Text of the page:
Ensler will appear in conversation with Amy Wheeler, the executive director of the amazing writing organization Hedgebrook. Every month, Nisi Shawl presents us with news and updates from her perch overlooking the world of science-fiction, fantasy, and horror. You can also look through the archives of the column.
Actually, though, SFFH is written in over a score of languages, and it posits a myriad more. Neil Clarke, editor and publisher of the online magazine Clarkesworld recently received the Kate Wilhelm Solstice Award for his work bringing stories in Chinese and Korean to Anglophone readers, and there are plenty of additional translations for us to enjoy — SFFH originally published in Spanish, Japanese, Nigerian, Italian, and many other human tongues.
Though situated squarely within the SF genre, the Betty series harks back to fantasies aimed at children such as Dr. There are thriving communities dedicated to the creation and study of non-human-and-also-non-beast tongues. Conlangers have imagined new grammars, syntaxes, even alphabets as part of their constructed languages, then made the fruits of their obsessions freely available to all.
Will children learn them easily? How do you show different registers — formal elocution versus slang, intimate versus impersonal, and so on? How should they change over time? Because languages do change — swiftly, unexpectedly. Vowels shift and meanings mutate until translations become necessary not simply between nations but between generations. ShakespeareanEnglish is semi-unintelligible to most modern English speakers.
If humans years from now speak some new version of English, what will they understand of our own? Undying entity Chance known to the Senegalese people as a djombi , who at the end of Indigo was forcibly incarnated as a child of the wise cook Paama, joins forces with forensic therapist Miranda Ecouvo to ferret out the party ultimately responsible for a series of nasty murders. As Dr.
Ecouvo walks labyrinthine paths through futures that include her possible death and, alternatively, a severely limited, pain-filled life, paradoxes give way to passionate curiosity and stubborn good intentions. Strictly speaking, Erin K. In short, dense chapters, Wagner relates the encounters of Ward Miquita with the people of the planet her father conquered. She encounters an unexpected obstacle: her hosts contend she has no right to access the sacred memories the injured AI holds.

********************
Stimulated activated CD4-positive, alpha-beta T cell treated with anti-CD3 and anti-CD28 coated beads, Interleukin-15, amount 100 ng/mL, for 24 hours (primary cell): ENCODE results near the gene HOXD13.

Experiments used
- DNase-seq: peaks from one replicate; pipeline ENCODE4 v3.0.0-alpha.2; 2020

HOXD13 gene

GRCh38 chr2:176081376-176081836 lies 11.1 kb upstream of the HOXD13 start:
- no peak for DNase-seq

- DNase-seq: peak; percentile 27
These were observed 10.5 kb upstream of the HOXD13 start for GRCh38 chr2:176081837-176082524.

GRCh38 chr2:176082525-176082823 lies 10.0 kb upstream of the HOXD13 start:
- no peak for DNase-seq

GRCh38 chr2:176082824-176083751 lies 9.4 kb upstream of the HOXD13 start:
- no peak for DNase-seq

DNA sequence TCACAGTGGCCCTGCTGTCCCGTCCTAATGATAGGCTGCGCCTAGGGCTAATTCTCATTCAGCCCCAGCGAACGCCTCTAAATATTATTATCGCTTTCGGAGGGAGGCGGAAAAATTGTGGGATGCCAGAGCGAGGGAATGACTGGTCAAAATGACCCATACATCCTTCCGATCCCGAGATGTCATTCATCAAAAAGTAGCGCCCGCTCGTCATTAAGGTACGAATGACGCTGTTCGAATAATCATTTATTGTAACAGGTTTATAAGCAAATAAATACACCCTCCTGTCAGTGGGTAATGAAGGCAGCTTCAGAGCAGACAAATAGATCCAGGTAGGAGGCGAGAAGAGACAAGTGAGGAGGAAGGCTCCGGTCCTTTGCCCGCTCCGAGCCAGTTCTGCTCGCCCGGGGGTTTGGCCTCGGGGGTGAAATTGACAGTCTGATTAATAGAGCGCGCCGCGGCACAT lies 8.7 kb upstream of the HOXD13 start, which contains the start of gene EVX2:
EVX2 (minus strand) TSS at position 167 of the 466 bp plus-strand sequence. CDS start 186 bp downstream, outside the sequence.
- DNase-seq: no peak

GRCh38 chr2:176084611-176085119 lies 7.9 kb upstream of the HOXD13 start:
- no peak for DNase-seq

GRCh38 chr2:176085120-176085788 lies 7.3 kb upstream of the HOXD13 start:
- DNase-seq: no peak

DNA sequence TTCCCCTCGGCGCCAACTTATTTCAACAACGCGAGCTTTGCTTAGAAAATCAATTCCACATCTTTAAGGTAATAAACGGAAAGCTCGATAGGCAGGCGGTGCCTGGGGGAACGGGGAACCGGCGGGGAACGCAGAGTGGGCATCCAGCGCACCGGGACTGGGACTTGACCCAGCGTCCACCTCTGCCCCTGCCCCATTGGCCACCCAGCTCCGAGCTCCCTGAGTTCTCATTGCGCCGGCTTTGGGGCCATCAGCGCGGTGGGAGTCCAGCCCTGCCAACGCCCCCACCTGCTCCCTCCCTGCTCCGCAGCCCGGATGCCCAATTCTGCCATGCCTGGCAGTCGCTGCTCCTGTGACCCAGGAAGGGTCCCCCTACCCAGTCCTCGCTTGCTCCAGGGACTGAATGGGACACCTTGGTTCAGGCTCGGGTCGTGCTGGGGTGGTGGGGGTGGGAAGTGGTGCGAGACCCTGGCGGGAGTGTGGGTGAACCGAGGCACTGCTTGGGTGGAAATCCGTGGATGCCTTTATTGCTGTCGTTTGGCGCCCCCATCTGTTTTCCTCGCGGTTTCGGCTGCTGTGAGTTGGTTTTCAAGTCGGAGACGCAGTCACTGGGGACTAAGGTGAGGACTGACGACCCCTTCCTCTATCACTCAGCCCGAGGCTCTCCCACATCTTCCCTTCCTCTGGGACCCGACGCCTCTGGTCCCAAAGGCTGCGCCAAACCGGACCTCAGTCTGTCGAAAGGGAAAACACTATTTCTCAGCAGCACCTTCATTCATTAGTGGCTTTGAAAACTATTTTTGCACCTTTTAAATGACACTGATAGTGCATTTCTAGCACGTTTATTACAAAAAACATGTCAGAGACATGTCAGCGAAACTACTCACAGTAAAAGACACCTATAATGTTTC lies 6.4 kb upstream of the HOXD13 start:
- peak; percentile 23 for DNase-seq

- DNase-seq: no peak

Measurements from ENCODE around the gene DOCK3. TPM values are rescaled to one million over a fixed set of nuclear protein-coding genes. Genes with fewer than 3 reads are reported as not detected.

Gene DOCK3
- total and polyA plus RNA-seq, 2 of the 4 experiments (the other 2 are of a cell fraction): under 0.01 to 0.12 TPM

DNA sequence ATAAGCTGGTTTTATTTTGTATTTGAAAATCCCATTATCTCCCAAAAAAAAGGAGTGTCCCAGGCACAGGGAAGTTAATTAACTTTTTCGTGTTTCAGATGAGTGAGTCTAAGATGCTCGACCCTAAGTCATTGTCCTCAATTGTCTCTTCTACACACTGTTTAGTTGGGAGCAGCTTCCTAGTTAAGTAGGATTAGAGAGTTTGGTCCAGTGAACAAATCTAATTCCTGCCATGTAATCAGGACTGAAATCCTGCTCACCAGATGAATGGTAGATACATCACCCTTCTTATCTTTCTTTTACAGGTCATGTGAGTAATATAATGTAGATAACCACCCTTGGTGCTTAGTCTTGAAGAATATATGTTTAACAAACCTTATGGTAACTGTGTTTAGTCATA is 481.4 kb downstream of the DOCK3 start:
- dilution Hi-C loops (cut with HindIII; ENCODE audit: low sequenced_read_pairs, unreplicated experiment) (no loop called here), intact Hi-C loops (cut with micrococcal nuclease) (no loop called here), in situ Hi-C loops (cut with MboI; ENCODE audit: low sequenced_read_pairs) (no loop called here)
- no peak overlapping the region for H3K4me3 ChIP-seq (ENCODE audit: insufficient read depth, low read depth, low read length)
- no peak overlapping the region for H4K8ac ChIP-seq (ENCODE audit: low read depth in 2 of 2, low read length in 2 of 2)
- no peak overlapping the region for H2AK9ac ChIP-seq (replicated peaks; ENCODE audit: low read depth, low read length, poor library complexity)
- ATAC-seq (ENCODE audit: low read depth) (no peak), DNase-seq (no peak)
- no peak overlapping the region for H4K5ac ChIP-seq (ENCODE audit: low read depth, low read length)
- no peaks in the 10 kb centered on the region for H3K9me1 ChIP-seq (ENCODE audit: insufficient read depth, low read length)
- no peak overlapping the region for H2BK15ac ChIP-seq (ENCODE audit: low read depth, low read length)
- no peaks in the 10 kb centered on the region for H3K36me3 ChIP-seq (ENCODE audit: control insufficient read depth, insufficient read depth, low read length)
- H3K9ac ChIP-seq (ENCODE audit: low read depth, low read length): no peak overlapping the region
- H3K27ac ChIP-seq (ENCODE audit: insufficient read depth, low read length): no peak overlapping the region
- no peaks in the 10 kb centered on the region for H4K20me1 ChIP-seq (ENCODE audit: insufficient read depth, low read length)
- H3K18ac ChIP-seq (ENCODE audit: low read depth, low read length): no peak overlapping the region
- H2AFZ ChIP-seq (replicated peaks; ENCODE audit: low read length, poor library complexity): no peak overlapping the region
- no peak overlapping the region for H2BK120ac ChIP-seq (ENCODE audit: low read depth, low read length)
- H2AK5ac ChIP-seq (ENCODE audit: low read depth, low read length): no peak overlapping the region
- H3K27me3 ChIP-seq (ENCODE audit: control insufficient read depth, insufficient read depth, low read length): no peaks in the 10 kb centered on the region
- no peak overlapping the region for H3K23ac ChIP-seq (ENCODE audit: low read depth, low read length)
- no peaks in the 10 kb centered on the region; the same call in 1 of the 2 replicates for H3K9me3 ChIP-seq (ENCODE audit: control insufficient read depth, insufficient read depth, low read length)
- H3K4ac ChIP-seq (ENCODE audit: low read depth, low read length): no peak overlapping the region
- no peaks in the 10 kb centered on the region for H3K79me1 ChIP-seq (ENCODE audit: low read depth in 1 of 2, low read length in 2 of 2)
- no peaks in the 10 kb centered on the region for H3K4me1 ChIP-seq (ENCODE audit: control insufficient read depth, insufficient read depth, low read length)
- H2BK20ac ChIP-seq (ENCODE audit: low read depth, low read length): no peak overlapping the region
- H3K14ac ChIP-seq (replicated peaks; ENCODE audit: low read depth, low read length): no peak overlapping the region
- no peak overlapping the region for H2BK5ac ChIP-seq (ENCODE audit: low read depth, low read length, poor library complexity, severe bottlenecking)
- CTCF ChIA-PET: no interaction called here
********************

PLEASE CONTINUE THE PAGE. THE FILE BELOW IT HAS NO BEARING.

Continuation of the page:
Gorgeous images of a richly strange world cover this ethical armature in a sweetly fleshy narrative, a joyful ferment of words. Once again I recommend attending Readercon which prides itself on being the antithesis of a media-focused convention. And a concert. However, those are only two events on top of the usual literary fare: panels, interviews, readings, and the small-group discussions with pros listed on your program as kaffeeklatsches.
In other words, Readercon is, as the name implies, pretty solidly text-oriented. The majority of the participants pictured are African descended, but other ethnicities represent as well, giving off a nicely inclusive, welcoming vibe. Wish I could say the same for Geektopia. I didn't enjoy the Silver Surfer as a kid, because as a kid I was interested in the plot of superhero comics — I was most interested in learning if good would triumph over evil spoiler alert: it would. But the older I get, the more fondness I find in my heart for the Silver Surfer.
He's a silver Oscar statuette on a surfboard, soaring through outer space and musing aloud in huge, unselfconscious monologues about ideas like guilt and loneliness and destiny and forgiveness. Every Silver Surfer comic is a journey into interiority. The bad guys and their motivations don't really matter. What matters most is if the Surfer can come to some kind of a comfortable understanding with his own place in the universe, even if that understanding lasts just until the next issue.